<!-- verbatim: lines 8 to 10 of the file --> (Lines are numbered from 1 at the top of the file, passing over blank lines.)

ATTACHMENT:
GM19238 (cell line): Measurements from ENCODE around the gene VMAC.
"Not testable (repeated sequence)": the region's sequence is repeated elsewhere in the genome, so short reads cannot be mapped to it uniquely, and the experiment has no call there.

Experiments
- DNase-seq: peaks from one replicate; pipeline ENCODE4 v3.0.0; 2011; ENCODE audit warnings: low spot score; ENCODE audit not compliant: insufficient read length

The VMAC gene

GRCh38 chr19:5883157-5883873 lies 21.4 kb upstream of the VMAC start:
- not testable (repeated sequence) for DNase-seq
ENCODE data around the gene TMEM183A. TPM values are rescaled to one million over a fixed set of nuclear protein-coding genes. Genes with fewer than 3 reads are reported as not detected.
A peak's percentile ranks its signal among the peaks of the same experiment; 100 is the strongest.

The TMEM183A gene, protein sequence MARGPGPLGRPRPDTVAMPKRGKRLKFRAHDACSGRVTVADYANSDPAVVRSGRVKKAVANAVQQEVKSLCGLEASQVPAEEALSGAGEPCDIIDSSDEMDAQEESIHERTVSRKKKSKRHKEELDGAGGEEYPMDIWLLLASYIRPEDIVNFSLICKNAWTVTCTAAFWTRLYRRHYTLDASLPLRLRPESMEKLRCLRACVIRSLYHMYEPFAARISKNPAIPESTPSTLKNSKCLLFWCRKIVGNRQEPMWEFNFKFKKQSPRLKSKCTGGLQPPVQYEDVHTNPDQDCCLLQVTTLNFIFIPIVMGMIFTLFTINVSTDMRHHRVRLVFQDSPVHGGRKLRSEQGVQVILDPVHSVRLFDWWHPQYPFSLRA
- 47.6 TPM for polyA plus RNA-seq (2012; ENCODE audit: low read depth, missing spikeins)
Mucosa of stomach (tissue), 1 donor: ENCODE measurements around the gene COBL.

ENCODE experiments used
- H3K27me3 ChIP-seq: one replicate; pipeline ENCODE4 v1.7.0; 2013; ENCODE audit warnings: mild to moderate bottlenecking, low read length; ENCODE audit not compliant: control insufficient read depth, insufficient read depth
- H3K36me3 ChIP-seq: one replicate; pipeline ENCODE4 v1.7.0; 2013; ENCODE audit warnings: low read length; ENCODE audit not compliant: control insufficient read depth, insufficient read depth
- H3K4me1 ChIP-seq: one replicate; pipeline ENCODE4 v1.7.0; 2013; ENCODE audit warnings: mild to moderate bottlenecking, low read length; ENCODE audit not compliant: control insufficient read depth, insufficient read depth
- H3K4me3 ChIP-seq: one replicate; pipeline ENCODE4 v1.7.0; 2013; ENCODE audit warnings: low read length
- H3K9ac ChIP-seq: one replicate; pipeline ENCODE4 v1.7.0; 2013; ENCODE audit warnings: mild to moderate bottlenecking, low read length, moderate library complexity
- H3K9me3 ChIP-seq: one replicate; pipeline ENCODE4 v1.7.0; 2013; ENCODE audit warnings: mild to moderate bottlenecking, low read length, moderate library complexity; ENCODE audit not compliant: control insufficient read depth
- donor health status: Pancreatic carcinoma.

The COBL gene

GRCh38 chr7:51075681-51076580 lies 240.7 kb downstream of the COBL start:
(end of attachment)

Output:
ENCODE data around the gene TMEM183A. TPM values are rescaled to one million over a fixed set of nuclear protein-coding genes. Genes with fewer than 3 reads are reported as not detected.
A peak's percentile ranks its signal among the peaks of the same experiment; 100 is the strongest.

The TMEM183A gene, protein sequence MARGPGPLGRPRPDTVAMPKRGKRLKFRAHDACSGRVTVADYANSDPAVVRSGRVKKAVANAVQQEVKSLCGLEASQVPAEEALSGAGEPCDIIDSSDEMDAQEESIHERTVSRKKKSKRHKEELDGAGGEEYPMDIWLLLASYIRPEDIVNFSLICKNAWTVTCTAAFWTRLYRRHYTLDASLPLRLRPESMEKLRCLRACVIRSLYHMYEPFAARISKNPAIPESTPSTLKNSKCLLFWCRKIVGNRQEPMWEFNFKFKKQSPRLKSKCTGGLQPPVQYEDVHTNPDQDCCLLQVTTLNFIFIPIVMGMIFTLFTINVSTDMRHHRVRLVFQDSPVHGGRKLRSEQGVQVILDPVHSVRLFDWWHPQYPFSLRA